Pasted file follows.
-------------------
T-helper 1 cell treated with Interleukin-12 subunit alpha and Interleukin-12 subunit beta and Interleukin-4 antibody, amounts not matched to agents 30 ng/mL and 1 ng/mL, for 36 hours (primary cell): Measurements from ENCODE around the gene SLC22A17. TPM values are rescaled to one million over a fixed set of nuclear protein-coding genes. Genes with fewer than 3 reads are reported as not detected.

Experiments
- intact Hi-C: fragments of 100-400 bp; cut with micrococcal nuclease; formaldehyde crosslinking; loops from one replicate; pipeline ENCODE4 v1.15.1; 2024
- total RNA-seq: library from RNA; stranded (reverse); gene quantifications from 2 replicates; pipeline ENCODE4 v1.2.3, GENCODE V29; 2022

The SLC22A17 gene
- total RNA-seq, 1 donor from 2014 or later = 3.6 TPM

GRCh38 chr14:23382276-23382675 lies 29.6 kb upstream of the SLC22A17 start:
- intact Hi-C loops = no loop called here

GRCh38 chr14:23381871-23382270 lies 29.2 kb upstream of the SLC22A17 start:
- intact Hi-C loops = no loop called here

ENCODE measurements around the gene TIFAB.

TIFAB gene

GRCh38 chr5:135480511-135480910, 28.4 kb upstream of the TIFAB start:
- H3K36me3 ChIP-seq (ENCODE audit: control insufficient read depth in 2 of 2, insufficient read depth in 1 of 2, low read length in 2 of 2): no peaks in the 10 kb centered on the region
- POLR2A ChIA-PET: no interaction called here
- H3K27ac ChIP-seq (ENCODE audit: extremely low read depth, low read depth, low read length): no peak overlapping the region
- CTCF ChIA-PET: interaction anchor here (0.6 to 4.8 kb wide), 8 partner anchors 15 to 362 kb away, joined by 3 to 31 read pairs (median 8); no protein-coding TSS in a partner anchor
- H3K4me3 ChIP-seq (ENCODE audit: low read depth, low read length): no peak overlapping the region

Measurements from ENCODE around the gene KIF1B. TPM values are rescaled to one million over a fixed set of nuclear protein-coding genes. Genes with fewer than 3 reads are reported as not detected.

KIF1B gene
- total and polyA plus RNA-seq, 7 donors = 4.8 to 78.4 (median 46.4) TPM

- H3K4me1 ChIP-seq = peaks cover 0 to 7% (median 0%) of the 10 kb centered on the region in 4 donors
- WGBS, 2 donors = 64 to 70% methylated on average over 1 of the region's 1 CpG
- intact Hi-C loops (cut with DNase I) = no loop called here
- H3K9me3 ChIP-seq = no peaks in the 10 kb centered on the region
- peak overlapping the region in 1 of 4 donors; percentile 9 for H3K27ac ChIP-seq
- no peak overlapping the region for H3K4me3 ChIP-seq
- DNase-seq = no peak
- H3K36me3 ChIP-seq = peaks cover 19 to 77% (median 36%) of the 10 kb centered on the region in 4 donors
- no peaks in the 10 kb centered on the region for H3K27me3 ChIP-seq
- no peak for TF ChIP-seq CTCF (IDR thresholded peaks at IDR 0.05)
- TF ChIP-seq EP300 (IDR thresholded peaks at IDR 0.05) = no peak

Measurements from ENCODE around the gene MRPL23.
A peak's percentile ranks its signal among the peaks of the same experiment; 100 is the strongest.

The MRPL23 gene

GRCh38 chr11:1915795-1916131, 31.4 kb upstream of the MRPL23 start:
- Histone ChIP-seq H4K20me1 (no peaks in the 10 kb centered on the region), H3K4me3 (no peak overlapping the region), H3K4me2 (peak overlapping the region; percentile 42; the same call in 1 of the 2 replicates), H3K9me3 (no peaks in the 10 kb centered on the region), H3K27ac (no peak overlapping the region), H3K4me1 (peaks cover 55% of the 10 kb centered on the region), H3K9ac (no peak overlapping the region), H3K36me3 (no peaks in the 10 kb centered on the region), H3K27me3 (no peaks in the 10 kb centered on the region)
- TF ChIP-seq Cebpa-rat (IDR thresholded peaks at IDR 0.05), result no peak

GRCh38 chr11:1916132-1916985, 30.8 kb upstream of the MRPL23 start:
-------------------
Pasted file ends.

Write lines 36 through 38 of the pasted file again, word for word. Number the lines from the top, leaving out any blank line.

GRCh38 chr11:1915795-1916131, 31.4 kb upstream of the MRPL23 start:
- Histone ChIP-seq H4K20me1 (no peaks in the 10 kb centered on the region), H3K4me3 (no peak overlapping the region), H3K4me2 (peak overlapping the region; percentile 42; the same call in 1 of the 2 replicates), H3K9me3 (no peaks in the 10 kb centered on the region), H3K27ac (no peak overlapping the region), H3K4me1 (peaks cover 55% of the 10 kb centered on the region), H3K9ac (no peak overlapping the region), H3K36me3 (no peaks in the 10 kb centered on the region), H3K27me3 (no peaks in the 10 kb centered on the region)
- TF ChIP-seq Cebpa-rat (IDR thresholded peaks at IDR 0.05), result no peak